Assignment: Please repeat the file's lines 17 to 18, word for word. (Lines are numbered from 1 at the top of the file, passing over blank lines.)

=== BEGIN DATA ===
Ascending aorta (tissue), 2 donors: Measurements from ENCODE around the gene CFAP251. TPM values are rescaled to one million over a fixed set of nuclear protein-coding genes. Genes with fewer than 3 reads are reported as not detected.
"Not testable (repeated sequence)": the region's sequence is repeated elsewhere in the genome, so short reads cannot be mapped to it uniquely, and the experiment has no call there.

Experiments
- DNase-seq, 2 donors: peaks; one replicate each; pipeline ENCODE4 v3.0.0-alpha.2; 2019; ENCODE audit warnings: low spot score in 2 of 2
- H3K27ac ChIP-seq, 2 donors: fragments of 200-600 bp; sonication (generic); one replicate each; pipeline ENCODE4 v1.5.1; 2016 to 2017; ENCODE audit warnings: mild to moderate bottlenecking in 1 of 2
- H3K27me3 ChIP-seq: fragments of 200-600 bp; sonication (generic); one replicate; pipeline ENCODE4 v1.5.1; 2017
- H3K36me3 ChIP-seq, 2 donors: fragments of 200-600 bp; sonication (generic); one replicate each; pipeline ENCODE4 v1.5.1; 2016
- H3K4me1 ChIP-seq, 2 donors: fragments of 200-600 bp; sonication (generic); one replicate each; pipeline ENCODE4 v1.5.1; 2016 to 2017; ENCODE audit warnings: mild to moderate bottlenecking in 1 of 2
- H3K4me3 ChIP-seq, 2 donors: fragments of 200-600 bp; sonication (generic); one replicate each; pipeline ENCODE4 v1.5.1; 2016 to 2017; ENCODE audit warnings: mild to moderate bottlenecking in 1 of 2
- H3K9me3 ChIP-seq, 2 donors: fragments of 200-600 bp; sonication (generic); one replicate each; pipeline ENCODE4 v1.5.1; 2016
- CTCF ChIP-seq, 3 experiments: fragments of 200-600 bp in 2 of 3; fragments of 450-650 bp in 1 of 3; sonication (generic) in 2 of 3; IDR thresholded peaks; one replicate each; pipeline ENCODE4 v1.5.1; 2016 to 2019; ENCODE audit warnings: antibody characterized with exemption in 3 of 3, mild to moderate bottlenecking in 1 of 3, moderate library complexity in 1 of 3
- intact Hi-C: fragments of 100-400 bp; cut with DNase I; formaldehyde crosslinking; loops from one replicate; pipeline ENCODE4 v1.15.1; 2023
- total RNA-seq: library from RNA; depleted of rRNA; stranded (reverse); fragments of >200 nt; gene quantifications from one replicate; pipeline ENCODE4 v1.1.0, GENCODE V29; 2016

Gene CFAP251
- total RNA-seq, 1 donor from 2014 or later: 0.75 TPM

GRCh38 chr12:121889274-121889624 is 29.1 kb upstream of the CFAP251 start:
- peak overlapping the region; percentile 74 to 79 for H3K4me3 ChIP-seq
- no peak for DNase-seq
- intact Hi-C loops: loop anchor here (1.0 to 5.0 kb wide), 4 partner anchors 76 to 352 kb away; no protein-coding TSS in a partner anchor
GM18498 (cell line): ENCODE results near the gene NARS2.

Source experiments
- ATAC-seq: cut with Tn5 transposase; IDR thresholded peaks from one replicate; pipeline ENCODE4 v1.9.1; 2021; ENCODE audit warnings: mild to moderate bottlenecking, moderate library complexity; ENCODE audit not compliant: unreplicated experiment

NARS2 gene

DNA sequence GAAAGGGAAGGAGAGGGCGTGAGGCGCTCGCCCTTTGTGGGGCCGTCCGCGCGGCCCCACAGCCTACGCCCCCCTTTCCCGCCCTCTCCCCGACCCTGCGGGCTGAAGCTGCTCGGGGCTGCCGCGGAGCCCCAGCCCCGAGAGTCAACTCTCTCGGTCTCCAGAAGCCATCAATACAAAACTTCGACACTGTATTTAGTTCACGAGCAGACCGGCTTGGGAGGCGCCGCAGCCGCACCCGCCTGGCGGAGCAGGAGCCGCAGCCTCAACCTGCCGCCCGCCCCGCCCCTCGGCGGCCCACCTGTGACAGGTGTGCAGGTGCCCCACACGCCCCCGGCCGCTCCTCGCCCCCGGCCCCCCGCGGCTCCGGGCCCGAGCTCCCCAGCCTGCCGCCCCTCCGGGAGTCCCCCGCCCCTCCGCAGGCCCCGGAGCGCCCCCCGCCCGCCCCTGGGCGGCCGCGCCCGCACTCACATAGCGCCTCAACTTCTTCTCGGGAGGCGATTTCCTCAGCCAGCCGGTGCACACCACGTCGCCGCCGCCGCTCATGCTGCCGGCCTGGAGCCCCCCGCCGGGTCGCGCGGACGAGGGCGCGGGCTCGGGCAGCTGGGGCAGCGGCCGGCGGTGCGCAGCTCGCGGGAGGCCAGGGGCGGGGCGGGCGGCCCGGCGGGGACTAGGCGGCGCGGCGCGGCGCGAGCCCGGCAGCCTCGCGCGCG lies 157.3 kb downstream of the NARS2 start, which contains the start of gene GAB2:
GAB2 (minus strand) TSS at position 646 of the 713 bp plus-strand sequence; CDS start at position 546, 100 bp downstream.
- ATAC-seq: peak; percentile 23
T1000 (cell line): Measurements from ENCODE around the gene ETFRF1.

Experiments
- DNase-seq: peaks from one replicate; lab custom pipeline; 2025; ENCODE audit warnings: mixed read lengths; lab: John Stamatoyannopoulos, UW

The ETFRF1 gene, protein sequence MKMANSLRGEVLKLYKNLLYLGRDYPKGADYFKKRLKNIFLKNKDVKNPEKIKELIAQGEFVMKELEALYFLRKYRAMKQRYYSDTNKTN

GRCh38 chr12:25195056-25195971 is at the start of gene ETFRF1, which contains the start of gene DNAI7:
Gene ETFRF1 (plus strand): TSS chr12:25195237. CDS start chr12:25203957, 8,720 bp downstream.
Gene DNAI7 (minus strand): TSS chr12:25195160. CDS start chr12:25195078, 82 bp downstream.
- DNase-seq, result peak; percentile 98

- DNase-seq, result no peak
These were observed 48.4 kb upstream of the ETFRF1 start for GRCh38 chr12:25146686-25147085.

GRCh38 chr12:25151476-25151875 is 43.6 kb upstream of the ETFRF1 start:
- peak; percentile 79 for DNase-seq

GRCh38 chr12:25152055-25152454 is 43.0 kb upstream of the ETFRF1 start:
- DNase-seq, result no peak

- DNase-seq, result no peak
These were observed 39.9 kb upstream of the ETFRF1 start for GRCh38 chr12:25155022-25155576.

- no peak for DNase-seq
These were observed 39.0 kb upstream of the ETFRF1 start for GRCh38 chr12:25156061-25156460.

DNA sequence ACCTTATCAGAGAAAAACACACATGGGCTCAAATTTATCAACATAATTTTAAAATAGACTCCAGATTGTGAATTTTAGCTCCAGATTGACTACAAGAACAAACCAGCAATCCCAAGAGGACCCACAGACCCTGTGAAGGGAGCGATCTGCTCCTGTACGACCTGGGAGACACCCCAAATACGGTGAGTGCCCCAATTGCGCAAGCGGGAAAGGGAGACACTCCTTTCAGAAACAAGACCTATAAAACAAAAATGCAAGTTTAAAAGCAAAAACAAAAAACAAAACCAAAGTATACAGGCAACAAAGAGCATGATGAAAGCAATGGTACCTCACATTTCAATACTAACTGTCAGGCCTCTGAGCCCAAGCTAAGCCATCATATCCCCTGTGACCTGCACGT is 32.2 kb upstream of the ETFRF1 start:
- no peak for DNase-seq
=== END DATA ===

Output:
- peak overlapping the region; percentile 74 to 79 for H3K4me3 ChIP-seq
- no peak for DNase-seq